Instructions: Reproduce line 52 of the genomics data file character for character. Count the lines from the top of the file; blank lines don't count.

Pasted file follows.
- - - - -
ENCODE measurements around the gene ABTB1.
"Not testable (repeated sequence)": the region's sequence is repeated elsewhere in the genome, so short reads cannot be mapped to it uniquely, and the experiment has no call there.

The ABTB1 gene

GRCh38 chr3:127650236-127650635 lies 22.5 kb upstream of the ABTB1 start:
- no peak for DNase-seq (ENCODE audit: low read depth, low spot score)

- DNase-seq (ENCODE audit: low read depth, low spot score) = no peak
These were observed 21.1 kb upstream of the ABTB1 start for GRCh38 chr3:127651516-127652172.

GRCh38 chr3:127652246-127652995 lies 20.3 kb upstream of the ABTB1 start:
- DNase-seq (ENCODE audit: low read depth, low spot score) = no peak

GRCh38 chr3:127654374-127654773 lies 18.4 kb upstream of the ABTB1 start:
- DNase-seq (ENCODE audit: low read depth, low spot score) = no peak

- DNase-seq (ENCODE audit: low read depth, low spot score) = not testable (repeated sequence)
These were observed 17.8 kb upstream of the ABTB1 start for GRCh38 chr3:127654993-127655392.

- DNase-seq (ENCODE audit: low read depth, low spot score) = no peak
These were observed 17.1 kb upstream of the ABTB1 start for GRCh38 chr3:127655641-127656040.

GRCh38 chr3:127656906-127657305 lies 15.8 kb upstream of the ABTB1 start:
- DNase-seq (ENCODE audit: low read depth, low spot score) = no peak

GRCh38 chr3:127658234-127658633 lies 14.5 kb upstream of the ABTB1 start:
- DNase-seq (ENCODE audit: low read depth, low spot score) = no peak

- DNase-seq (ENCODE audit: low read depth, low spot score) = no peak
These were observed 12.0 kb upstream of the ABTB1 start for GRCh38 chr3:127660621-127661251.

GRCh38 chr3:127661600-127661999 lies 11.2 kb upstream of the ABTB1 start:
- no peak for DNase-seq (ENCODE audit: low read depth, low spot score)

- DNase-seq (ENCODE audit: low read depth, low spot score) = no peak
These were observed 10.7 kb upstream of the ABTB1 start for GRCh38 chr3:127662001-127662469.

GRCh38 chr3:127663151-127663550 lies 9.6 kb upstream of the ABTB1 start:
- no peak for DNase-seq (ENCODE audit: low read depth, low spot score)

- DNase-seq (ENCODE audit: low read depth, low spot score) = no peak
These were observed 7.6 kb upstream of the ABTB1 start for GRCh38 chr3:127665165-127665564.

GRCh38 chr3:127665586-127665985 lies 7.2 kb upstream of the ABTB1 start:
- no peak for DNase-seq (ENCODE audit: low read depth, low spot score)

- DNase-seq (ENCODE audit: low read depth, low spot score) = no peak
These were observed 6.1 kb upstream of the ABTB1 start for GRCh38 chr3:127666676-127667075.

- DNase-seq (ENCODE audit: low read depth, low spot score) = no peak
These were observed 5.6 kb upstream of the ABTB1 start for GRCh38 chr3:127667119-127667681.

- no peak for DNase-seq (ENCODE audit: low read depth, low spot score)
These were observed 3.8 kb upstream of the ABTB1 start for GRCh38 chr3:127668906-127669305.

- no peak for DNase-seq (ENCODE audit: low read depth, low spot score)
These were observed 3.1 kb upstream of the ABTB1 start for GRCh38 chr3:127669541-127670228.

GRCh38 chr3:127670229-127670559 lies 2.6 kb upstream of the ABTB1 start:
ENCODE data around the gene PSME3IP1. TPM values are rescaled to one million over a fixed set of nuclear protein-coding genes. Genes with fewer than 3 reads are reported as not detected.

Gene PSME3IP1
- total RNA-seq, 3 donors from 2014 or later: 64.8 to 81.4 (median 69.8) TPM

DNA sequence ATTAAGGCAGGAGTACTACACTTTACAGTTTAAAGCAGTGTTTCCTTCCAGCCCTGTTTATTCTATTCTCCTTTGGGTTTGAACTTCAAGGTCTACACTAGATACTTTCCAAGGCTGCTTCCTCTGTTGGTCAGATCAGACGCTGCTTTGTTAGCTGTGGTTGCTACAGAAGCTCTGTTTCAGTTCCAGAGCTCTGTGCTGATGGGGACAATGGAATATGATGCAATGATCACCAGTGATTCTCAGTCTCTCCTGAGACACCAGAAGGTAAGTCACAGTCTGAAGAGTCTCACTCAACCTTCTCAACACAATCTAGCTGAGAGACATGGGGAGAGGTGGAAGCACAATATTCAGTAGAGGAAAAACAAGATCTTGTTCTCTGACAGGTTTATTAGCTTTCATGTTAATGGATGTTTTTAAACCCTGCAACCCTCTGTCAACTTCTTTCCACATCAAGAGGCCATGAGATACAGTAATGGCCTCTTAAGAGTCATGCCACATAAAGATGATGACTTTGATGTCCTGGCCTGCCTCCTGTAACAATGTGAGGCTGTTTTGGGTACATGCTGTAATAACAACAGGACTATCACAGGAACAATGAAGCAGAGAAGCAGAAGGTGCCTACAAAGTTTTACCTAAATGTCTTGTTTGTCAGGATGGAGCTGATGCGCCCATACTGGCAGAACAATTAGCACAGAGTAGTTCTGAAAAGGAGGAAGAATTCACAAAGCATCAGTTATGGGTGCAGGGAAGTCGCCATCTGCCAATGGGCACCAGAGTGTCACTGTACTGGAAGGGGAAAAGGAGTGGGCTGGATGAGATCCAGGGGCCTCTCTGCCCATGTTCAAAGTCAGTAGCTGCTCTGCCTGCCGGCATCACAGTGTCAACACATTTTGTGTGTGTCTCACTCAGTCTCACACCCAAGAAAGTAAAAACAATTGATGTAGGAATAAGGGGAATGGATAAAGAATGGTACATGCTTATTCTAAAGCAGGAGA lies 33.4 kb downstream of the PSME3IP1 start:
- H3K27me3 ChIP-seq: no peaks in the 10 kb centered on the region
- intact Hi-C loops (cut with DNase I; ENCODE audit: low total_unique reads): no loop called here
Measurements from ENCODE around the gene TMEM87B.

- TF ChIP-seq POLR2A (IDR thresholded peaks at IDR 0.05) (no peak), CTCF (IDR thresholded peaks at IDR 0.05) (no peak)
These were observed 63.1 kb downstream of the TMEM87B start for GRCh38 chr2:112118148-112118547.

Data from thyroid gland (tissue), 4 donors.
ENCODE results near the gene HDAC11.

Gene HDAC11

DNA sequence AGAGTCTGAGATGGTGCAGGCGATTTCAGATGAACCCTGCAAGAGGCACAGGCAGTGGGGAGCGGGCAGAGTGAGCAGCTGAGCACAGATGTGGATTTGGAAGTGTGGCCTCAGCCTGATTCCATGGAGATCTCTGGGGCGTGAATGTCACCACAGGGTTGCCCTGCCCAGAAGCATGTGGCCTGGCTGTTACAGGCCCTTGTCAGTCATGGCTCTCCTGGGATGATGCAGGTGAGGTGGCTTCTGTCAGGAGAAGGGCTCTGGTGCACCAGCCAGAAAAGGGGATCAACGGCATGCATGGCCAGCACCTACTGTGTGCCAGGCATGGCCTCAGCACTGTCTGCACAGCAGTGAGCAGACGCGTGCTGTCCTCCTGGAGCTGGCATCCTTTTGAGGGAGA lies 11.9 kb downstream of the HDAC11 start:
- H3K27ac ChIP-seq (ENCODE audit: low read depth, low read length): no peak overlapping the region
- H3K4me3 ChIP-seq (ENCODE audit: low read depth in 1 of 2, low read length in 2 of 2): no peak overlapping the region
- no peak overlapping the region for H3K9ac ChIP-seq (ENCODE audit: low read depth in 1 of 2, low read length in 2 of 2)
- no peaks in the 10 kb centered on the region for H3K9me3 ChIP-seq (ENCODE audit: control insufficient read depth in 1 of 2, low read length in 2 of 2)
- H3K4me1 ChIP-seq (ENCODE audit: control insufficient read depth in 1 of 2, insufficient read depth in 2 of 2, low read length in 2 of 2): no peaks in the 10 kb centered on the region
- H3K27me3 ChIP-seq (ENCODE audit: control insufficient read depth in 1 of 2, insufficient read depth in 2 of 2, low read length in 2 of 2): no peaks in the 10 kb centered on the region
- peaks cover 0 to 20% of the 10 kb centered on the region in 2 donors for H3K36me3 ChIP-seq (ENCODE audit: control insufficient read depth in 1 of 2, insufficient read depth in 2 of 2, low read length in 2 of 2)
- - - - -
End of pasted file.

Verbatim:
Gene HDAC11